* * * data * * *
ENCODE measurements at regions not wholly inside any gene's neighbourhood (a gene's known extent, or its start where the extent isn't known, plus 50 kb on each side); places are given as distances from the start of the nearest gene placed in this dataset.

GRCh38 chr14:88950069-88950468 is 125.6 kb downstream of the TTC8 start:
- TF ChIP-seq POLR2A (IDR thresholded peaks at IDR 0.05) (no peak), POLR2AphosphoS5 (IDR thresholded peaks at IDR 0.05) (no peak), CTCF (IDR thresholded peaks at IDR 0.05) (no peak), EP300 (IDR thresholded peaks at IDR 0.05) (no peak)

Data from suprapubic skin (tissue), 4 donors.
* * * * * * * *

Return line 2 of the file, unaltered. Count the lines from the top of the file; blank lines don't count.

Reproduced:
GRCh38 chr14:88950069-88950468 is 125.6 kb downstream of the TTC8 start: